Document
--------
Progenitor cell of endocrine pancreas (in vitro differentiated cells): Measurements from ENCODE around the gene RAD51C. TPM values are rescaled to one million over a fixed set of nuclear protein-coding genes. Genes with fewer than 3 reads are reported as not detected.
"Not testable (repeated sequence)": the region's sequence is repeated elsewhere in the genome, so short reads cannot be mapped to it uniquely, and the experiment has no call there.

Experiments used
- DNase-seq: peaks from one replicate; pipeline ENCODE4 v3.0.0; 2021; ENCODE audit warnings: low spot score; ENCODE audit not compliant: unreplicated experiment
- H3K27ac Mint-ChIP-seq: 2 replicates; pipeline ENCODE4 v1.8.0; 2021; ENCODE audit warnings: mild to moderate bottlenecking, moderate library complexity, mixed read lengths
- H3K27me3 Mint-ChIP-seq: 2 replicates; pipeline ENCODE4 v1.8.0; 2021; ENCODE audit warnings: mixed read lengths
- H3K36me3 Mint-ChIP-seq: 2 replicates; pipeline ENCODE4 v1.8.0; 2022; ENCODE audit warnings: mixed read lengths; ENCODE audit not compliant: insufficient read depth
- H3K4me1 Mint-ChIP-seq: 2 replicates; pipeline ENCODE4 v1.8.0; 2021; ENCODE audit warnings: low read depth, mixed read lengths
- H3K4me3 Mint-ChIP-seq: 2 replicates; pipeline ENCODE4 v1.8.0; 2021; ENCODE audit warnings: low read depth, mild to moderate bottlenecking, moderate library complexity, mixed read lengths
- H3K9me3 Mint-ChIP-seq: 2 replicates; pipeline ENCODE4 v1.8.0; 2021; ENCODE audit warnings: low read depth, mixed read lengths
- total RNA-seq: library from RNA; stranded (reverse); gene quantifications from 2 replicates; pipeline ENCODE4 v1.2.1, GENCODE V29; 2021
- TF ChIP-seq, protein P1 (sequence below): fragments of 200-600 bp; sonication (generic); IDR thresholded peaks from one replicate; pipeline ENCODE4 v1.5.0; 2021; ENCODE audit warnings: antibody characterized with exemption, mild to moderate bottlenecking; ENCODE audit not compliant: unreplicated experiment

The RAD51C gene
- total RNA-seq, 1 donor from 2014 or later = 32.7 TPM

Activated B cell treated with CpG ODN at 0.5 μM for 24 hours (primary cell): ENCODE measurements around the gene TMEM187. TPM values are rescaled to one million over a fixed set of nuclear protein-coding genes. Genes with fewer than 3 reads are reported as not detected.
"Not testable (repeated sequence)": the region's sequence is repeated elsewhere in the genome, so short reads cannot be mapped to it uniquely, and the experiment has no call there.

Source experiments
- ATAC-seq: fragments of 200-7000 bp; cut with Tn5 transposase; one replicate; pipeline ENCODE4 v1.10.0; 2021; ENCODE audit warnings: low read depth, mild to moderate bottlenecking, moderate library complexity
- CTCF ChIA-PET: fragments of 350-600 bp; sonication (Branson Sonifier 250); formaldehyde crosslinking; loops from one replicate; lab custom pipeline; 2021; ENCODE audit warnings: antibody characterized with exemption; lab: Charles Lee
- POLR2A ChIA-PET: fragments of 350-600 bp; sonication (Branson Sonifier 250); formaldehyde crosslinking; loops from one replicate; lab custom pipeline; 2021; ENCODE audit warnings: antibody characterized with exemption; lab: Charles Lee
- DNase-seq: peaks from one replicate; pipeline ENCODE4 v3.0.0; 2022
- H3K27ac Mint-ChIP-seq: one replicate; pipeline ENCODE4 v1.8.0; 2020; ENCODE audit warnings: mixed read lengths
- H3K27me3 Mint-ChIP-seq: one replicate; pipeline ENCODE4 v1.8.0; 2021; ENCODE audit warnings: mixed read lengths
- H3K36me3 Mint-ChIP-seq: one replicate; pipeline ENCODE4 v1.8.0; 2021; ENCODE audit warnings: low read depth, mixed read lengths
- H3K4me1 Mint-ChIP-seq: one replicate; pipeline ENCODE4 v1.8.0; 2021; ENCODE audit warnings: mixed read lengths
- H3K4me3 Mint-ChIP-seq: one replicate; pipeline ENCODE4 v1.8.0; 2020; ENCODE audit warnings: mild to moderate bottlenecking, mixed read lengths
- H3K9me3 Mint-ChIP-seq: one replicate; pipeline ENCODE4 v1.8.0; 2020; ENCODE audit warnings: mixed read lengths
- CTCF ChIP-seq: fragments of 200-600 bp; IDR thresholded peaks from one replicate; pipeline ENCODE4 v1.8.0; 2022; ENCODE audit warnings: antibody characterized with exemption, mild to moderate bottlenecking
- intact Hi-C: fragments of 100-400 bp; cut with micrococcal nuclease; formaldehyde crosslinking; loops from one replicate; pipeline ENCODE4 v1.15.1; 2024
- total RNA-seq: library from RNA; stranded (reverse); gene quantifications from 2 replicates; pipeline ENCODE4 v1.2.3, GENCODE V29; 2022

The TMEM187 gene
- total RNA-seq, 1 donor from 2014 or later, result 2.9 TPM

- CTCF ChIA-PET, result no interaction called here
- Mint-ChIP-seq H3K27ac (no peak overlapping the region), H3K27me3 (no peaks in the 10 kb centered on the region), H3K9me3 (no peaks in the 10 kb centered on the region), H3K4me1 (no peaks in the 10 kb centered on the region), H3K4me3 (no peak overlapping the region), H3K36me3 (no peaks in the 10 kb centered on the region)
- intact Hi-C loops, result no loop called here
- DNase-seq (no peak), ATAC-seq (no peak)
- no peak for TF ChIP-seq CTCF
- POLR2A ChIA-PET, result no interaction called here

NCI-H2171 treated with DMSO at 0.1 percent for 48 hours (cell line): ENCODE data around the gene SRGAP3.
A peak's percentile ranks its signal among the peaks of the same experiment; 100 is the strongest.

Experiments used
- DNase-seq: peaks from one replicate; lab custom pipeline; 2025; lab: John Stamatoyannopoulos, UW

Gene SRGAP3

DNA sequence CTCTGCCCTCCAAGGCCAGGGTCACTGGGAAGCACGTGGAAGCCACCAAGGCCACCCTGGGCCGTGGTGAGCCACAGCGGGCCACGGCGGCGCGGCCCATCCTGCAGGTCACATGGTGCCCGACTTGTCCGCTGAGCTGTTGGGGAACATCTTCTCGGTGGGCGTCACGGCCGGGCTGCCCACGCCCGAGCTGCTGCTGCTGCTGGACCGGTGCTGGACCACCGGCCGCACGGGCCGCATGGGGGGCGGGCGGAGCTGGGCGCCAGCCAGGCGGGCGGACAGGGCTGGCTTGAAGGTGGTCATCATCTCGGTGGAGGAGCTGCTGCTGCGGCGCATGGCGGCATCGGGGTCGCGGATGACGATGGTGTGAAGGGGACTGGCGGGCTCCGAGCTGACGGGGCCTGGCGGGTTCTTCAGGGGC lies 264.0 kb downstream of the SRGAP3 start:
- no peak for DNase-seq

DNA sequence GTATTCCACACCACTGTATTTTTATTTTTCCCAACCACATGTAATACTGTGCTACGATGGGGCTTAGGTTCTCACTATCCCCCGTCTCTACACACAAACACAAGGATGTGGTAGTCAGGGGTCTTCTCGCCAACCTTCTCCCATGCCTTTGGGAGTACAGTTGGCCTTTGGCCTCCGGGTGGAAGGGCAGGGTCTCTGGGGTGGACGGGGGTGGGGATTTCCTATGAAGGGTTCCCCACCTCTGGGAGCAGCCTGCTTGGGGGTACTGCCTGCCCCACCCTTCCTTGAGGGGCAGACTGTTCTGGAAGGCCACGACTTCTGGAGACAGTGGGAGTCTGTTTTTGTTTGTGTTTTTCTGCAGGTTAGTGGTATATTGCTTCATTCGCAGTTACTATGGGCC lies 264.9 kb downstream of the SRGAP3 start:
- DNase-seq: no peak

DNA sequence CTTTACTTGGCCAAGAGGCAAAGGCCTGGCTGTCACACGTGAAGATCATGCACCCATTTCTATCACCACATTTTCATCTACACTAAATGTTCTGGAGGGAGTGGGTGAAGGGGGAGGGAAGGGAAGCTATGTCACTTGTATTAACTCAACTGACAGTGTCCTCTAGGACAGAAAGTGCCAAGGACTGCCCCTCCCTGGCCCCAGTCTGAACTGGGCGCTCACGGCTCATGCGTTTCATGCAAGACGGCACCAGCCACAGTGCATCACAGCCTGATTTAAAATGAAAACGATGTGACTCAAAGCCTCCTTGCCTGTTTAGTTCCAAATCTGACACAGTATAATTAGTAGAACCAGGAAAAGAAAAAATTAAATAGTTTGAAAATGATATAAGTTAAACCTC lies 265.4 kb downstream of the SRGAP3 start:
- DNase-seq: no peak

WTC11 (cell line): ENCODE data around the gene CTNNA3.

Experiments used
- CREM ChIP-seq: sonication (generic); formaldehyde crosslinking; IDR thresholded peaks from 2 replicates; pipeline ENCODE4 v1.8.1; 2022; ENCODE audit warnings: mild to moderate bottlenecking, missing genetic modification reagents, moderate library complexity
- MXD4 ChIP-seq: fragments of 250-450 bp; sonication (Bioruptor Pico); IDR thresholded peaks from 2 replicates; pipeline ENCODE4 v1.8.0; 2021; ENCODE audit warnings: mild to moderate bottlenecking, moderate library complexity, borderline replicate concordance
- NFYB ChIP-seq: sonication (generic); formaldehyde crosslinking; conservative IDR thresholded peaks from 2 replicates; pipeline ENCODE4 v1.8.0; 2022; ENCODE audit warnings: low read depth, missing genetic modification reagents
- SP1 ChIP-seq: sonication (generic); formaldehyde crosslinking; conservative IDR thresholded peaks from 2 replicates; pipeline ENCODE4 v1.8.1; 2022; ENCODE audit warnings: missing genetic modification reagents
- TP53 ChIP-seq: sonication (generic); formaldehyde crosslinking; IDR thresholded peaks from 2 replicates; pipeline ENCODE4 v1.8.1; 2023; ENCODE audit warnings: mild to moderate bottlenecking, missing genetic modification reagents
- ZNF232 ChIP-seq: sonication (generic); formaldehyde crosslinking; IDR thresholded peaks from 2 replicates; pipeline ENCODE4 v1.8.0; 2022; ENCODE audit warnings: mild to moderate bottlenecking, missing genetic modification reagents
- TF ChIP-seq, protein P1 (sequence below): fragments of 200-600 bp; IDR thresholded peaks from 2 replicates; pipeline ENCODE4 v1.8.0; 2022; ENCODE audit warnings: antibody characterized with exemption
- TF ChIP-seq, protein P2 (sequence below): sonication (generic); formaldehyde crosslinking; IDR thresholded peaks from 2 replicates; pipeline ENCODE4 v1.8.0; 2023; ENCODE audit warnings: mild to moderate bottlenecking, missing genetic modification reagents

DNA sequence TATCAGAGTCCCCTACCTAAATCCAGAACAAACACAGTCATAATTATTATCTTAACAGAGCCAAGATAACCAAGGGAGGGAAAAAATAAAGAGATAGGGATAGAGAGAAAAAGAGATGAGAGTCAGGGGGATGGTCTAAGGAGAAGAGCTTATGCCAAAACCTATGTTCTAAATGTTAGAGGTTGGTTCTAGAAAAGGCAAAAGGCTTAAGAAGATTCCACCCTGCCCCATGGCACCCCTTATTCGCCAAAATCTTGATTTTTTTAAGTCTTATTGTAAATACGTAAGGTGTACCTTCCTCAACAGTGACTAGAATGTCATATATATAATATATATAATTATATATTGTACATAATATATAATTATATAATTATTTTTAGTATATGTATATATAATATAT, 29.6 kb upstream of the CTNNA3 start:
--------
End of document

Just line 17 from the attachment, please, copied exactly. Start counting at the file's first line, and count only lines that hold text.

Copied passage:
Source experiments